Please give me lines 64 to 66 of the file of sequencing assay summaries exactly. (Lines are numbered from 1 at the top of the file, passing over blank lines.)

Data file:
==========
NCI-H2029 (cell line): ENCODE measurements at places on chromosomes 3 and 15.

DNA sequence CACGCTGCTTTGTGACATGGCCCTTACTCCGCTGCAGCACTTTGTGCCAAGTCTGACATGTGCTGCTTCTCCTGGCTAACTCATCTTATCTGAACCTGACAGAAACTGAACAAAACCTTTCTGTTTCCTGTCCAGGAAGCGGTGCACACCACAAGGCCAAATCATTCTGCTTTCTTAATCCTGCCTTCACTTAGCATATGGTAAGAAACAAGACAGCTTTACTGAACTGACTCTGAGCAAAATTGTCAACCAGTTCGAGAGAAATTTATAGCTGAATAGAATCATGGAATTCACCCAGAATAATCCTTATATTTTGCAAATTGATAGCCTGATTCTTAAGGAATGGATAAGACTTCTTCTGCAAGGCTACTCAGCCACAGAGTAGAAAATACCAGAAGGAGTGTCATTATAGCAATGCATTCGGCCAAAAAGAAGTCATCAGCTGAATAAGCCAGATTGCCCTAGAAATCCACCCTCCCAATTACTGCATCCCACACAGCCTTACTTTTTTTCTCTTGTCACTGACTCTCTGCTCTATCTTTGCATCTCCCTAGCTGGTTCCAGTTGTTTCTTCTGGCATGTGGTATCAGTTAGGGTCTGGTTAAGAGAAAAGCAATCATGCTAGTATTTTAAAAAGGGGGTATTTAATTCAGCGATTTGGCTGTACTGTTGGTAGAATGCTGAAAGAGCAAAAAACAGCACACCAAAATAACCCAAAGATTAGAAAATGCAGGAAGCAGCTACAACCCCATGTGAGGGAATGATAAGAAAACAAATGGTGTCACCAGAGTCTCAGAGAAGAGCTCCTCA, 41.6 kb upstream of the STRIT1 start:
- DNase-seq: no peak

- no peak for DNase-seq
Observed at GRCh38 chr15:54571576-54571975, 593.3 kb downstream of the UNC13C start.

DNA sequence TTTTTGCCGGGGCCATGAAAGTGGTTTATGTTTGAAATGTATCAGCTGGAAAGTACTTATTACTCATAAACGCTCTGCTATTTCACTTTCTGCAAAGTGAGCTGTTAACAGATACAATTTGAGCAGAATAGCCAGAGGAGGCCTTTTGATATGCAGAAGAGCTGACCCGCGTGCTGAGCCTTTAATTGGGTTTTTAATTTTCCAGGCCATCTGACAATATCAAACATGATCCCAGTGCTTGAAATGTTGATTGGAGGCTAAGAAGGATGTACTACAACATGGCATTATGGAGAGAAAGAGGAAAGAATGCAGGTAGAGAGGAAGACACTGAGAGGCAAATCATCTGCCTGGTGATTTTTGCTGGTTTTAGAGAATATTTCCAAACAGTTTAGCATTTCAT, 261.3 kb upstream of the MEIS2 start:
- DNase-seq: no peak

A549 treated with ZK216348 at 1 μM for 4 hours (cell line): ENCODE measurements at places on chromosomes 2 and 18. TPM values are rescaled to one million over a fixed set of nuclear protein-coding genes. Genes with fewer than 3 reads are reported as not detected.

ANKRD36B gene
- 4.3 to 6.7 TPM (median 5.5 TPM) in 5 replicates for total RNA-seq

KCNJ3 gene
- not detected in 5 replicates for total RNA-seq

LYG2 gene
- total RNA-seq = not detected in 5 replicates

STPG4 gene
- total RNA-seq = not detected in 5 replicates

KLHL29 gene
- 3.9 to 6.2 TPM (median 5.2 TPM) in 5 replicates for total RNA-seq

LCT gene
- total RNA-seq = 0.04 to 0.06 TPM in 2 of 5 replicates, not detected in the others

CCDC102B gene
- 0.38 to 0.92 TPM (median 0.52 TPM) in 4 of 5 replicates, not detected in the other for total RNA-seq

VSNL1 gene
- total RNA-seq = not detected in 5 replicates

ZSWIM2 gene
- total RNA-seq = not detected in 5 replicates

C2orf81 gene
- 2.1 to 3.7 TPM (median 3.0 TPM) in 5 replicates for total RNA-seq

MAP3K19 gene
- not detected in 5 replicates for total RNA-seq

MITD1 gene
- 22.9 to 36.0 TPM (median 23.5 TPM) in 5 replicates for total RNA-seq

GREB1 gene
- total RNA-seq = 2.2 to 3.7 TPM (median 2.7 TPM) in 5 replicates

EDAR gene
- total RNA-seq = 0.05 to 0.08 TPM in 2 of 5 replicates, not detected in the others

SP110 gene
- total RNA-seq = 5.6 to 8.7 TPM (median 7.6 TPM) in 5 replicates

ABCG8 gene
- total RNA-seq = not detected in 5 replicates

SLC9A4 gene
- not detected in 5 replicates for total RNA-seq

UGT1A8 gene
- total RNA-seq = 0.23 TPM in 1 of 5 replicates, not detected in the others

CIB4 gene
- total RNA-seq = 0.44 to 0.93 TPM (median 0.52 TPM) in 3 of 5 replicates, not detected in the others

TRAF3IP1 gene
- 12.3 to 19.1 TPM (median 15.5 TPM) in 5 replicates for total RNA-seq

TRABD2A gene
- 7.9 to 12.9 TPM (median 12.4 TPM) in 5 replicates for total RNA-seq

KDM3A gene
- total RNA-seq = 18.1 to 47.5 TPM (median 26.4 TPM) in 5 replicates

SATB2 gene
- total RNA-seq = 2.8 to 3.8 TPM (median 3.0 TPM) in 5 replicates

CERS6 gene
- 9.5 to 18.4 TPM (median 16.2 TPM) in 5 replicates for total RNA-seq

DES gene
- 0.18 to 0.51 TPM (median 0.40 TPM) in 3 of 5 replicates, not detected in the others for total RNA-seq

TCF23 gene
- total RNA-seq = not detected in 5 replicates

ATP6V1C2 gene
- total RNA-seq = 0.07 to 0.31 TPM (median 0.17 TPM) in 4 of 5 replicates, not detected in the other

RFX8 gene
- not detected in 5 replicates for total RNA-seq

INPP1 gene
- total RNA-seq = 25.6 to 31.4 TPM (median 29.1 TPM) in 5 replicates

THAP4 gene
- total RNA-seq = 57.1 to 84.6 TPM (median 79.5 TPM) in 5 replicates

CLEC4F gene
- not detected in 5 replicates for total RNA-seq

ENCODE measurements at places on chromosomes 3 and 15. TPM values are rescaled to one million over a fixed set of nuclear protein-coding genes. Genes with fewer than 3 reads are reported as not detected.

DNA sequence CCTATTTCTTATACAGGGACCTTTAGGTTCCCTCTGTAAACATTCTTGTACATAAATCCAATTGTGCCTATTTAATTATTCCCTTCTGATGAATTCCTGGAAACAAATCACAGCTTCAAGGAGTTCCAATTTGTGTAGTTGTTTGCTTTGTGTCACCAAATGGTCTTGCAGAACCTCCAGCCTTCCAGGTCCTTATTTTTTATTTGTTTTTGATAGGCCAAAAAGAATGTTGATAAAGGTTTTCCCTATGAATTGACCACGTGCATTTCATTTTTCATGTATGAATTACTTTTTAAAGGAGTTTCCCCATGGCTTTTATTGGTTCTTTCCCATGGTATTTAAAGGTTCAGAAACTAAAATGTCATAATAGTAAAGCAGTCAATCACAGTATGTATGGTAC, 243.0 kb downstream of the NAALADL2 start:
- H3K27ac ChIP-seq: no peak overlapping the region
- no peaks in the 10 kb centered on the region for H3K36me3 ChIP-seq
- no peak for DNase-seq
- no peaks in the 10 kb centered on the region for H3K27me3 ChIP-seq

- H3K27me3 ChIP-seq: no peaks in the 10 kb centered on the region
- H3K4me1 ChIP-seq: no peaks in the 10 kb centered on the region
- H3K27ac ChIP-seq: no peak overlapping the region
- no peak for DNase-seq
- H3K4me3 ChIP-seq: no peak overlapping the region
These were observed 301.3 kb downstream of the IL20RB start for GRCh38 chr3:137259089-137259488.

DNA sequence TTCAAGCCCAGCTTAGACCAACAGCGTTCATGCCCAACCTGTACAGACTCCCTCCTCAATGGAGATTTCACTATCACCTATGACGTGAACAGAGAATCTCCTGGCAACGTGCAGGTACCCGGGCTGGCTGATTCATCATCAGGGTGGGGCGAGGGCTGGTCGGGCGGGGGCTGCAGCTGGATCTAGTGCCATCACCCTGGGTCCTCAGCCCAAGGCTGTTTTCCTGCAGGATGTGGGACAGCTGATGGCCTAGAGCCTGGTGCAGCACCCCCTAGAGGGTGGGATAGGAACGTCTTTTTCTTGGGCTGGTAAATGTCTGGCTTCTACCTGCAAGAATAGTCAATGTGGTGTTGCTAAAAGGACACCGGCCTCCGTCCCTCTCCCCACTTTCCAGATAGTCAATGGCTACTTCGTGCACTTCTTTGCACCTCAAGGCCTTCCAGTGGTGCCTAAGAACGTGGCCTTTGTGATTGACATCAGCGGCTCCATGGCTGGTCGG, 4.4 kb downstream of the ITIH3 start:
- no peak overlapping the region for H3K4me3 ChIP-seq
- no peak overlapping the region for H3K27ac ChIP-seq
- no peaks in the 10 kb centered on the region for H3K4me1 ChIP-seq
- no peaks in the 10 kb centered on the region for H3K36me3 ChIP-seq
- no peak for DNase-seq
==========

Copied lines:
- not detected in 5 replicates for total RNA-seq

INPP1 gene
- total RNA-seq = 25.6 to 31.4 TPM (median 29.1 TPM) in 5 replicates